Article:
On the morning of July 15, Peter Kriechel awakened to discover a dozen shattered automobiles stacked up in his garden and the streets of Ahrweiler, once attractive, swamped in muddy debris. Hulking wooden barrels floated in the thousands of gallons of oily sludge that flooded the basement at his family’s adjacent winery, which has been producing riesling and pinot noir varieties for almost 500 years.
The Ahr and neighboring rivers had erupted into roaring floods after days of excessive rain, ripping through tiny villages in western Germany, killing over 100 people and damaging houses, bridges, and vineyards. The government believes that the cost of the damage will be in the region of €5 billion ($6 billion).
Kriechel claims he lost €4 million in losses, ranging from twisted equipment to €50,000 in broken wine glasses.
In addition to the crushed bottles, there were many more with mud-caked labels that were essentially unsellable.
“We’re beginning from scratch,” Kriechel adds, lifting his voice above the thrumming of the pumps that are still emptying his cellar of goop. “I’m not sure I truly comprehend what happened to us that night.” As the residents of Ahrweiler began to dig their way out of the quagmire, Kriechel received a phone from a friend, Daniel Koller, who informed him that the vintner wasn’t alone.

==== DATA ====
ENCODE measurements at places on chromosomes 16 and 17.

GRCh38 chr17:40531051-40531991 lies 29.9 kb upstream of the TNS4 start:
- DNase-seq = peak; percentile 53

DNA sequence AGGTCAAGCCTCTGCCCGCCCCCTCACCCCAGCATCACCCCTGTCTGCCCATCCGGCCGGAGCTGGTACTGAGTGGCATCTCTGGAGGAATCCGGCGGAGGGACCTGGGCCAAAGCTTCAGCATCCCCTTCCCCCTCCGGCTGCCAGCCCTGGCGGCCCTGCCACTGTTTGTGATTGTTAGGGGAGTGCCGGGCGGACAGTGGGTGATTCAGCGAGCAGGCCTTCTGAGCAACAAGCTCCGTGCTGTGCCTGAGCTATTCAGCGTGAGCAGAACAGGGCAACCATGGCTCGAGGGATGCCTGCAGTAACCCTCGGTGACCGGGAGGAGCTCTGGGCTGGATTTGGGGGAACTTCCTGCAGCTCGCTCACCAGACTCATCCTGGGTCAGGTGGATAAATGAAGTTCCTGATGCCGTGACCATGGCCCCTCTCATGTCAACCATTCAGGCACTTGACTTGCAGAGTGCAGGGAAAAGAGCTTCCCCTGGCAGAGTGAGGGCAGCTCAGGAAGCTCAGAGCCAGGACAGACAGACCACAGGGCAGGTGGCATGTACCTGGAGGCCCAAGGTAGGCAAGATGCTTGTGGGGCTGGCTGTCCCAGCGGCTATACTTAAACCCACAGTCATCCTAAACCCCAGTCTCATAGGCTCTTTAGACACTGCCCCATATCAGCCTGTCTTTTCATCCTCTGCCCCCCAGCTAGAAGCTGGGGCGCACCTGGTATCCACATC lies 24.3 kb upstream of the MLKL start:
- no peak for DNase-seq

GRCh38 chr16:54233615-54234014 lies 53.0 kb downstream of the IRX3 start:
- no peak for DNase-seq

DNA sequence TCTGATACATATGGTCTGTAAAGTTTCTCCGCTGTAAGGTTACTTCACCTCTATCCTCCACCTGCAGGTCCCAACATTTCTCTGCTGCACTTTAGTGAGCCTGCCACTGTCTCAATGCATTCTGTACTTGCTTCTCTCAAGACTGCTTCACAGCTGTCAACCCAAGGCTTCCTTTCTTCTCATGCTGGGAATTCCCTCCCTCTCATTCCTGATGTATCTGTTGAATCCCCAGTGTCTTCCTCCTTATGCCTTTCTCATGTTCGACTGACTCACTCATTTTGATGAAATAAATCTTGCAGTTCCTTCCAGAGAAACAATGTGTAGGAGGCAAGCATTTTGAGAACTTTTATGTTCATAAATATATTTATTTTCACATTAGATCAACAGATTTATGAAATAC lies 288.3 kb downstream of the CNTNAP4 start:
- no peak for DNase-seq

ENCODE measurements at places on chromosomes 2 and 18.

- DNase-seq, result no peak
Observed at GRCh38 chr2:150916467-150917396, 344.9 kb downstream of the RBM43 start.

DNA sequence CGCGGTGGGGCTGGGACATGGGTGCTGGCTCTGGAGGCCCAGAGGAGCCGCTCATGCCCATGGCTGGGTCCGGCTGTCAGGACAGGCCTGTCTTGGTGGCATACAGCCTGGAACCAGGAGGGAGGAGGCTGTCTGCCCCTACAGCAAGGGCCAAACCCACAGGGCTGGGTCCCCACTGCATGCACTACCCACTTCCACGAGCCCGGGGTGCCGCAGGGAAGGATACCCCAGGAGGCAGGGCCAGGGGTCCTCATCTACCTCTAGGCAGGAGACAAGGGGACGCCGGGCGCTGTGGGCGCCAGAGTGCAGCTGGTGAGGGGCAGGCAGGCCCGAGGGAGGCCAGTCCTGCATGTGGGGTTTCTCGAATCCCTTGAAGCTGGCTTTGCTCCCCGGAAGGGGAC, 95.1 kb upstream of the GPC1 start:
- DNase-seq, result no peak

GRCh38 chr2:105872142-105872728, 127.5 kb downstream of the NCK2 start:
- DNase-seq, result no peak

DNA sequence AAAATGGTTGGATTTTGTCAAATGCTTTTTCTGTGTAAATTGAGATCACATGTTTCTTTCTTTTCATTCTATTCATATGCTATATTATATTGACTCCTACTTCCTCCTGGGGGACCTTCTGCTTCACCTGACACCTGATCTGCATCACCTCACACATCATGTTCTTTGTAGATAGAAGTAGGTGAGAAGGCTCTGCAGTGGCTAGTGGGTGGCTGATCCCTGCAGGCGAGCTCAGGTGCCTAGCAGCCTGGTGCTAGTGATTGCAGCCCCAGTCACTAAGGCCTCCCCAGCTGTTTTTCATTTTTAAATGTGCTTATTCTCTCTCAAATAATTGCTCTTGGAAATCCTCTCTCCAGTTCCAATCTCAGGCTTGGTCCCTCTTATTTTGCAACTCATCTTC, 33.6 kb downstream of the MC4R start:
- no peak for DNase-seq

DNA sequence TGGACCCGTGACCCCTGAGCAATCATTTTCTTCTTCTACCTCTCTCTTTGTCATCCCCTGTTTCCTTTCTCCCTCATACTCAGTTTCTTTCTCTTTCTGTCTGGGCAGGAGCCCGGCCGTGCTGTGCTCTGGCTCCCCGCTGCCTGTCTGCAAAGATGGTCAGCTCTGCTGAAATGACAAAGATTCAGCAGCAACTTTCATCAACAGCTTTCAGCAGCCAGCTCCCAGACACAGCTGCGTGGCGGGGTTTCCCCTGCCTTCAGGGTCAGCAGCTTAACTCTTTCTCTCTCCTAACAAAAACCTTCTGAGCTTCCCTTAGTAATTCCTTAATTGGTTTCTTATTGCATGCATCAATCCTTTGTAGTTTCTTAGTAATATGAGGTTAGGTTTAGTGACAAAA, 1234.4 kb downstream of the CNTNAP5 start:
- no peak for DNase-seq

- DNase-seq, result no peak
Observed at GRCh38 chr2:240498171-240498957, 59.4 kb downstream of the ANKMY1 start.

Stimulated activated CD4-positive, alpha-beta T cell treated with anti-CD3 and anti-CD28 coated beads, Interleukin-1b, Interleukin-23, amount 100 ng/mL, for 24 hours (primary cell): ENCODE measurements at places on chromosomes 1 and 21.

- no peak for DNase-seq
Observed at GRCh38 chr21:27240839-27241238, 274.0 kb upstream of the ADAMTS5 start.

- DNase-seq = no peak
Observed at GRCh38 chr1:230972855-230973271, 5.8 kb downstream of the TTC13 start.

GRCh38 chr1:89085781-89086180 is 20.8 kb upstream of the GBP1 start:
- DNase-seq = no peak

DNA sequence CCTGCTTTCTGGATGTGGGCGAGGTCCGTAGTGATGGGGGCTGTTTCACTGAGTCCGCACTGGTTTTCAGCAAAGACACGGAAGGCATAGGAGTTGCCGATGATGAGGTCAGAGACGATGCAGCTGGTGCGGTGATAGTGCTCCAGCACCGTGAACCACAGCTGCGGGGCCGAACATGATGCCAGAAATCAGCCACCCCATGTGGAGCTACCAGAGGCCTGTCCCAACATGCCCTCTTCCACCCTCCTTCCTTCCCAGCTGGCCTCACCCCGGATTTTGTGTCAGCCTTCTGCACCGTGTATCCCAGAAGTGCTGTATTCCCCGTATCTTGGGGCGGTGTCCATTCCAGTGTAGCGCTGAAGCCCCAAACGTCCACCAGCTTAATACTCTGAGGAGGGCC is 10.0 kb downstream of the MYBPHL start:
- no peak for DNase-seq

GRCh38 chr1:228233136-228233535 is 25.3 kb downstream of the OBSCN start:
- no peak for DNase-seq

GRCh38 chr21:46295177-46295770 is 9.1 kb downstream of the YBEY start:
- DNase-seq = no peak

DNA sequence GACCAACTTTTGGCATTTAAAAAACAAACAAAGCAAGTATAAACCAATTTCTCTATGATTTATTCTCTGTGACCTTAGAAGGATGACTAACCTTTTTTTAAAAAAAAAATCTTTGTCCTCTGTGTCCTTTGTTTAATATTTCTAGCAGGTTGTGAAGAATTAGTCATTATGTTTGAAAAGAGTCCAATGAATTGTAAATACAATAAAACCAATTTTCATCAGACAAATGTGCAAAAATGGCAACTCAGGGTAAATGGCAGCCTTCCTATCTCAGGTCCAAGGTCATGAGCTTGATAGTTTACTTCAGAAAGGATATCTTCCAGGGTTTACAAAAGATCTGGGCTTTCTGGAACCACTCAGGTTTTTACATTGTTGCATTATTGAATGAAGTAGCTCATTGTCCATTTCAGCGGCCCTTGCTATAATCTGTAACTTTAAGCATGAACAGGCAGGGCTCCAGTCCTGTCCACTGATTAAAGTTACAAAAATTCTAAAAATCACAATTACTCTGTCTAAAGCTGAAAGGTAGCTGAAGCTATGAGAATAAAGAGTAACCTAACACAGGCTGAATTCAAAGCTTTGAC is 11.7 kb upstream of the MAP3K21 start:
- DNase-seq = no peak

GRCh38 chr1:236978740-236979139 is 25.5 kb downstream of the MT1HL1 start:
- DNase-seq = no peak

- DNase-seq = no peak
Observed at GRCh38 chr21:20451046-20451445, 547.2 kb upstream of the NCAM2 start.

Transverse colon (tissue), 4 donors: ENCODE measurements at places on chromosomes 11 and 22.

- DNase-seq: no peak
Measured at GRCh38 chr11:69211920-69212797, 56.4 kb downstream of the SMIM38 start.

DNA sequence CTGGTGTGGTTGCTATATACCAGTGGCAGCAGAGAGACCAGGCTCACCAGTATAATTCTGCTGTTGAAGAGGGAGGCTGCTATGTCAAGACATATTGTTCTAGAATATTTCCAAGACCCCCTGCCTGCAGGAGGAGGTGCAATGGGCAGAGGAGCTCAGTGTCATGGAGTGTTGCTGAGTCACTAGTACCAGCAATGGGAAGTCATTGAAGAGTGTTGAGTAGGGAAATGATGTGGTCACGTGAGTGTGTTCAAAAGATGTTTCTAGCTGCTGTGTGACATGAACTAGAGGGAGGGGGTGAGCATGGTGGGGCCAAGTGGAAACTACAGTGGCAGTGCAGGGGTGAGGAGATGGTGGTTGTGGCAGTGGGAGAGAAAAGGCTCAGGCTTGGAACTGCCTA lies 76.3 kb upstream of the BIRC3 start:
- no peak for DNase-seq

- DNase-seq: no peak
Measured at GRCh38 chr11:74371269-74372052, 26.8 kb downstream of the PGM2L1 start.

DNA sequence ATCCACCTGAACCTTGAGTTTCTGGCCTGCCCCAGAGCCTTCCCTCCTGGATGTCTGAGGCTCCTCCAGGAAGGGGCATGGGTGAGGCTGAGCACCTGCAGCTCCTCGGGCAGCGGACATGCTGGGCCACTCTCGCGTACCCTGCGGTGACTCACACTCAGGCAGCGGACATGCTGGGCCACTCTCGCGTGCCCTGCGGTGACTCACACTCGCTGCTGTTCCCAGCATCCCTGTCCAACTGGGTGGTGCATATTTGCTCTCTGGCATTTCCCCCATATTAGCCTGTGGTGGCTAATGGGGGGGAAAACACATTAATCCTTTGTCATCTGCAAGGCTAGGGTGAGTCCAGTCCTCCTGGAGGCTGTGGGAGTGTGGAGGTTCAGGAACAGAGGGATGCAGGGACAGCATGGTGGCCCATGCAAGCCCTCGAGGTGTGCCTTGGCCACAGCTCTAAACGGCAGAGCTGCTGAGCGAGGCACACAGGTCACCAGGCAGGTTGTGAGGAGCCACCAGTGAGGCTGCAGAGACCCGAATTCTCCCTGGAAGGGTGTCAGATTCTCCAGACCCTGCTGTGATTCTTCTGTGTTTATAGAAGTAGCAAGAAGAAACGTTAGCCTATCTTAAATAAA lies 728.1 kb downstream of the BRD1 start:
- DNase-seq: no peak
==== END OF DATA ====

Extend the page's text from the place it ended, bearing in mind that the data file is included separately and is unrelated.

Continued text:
Thousands of mud-caked bottles of wine piled up in local wineries and restaurants, their labels irreversibly ruined but their precious contents intact. The two reasoned that cleaning the bottles and altering the labels would obliterate the story they told, so why not sell them as antiques to raise money instead?
Flutwein (flood wine) was born in a matter of days. Koller realized he had to act quickly to get the project off the ground, especially since pictures of death and destruction were still vivid in the public’s consciousness. He reserved the brand Flutwein’s rights, then secluded himself in his room and created a website and crowdfunding platform.
A average bottle of flood wine costs around €30, compared to the €10 to €14 most vineyards in the area charge, and the venture has raised over €4.5 million, making it Germany’s largest ever crowdfunding effort.
The bottles, each labeled “Our Worst Vintage,” are unsightly, but the 50 participating vintners guarantee that the contents are undamaged.
Because purchasers cannot select the varietal or vineyard, they all offer a sense of surprise. It’s a bittersweet turn of events for an industry that has struggled to keep up with demand for most of the past year. Stocking the wine cellar and sipping on the couch became a global hobby as people were stranded at home with restaurants and pubs closed.
The money raised will go to a foundation dedicated to reviving the region’s wine and tourism industries. Flood wine has given the region a psychological boost—and helped put it on the map—despite the fact that the money earned is a drop in the bucket for the participating vintners.
Koller says, “The Ahr area has become famous for its disastrous flooding.”
“We want to make it known for its wine even more.”